“And the people were like complainers, speaking evil in the ears of the Lord” Numbers 11:1

By Rabbi Yoni Sherizen, June 10, 2009

It has often been said that there is one sport our community has mastered since its earliest days— the sport of complaining. We love to complain about everything from food to politics and everything in between but why have we mastered this seemingly Jewish skill? Michael Wex argues, in his entertaining book Born to Kvetch, that we have unprecedented experience in complaining since it’s been core to our people since biblical times.

The Israelites always seemed prepared with a complaint even at the most unusual times and this week’s sidrah is a prime example of our ancestor’s superior affinity for murmuring. Shepherded through harsh desert conditions with shelter and food, this privileged people turn on their leader, insisting life in Egypt was better. They demand fine foods including meat, fish and vegetables, claiming “our soul is parched without anything, we have nothing to look at except manna”. How could slavery in Egypt have been any better?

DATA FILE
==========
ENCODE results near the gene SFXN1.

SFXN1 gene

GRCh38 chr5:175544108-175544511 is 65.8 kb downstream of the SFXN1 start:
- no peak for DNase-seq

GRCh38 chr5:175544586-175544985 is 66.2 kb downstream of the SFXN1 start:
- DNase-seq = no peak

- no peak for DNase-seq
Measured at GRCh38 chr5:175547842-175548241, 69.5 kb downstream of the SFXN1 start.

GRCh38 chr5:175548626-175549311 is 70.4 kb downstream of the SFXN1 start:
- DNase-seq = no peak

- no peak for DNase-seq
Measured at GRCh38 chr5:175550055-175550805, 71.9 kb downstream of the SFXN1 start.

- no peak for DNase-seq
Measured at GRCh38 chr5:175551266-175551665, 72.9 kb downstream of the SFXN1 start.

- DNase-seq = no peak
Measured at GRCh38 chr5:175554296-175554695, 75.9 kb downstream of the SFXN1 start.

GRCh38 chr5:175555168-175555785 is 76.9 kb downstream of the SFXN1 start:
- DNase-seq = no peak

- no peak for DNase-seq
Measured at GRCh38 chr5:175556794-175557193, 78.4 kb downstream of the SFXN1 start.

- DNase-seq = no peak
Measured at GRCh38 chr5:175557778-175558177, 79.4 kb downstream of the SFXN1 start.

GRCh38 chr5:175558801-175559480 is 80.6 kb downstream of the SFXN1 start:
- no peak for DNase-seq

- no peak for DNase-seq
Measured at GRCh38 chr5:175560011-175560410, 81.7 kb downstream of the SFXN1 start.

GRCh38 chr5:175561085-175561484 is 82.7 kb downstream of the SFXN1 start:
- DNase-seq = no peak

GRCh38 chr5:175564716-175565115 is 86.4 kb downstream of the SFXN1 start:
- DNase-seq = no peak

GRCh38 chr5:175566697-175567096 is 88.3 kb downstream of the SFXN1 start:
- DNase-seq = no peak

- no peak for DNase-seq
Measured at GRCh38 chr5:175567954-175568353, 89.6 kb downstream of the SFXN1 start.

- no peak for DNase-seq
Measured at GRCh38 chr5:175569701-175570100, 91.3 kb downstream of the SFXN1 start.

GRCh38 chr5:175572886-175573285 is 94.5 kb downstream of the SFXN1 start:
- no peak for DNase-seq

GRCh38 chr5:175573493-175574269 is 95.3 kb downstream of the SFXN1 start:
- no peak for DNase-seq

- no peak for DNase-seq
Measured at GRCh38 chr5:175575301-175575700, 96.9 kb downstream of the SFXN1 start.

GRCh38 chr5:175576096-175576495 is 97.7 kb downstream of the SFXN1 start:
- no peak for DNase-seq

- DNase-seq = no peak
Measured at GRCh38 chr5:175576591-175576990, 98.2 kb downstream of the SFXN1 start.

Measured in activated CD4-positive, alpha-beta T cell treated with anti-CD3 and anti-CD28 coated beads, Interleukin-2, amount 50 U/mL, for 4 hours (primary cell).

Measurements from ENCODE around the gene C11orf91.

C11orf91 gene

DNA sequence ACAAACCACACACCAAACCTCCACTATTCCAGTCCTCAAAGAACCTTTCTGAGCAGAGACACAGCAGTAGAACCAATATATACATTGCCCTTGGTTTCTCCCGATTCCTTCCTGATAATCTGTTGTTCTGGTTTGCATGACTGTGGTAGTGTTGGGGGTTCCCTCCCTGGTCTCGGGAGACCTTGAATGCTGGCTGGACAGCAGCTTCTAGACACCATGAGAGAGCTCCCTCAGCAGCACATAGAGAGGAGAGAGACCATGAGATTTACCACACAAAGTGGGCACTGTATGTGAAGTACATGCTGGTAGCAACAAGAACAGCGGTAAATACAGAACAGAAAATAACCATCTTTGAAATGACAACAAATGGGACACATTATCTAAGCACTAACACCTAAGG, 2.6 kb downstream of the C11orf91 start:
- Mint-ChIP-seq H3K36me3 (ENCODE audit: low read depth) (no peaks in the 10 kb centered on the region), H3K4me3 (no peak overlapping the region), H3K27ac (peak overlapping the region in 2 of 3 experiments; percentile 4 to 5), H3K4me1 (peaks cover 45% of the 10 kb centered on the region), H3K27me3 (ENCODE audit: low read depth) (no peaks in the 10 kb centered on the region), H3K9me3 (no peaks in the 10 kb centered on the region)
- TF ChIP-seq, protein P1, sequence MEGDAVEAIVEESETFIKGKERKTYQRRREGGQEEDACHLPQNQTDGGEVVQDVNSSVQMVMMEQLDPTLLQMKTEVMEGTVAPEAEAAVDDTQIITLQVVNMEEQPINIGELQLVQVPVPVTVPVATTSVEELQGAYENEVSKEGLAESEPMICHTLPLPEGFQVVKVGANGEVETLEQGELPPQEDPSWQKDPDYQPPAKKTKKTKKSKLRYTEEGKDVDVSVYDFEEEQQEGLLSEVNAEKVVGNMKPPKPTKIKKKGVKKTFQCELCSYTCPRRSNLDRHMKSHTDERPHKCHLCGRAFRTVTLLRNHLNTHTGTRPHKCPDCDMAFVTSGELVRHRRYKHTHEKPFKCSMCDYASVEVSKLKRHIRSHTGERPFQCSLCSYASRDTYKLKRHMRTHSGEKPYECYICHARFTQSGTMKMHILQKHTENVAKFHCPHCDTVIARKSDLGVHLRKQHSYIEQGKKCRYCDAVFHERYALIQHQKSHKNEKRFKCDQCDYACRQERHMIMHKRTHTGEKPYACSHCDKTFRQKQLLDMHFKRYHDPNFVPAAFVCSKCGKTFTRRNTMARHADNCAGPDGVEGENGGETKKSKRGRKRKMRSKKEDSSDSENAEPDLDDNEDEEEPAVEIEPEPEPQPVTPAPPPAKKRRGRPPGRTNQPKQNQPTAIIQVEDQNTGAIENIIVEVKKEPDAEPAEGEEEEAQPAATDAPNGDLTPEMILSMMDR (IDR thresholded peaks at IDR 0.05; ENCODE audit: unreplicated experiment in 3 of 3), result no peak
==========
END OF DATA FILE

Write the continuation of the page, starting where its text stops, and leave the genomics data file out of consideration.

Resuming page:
At the heart of a complaint we often find two elements. Selective memory (or koach d’shichicha in Jewish teachings) and perfectionism. The Israelites appear to suffer from extremes in both. This mistake is so grave it brings their leaders to their wits’ end. God’s “anger was kindled; and the fire of the Lord burnt among them and consumed one end of the camp”; Moses exclaims he cannot carry on.

But the powerful elements behind complaint can also achieve great good since they are built on positive energy and optimism. Selective memory and perfectionism can be the foundations for a renewed vision of hope and enthusiasm. When we reflect on the past or consider the future, we should try to shed the culture of kvetch and forge a new and optimistic tradition for our people. Soon enough we may even be masters at a new game.

Last updated: 9:34pm, June 10 2009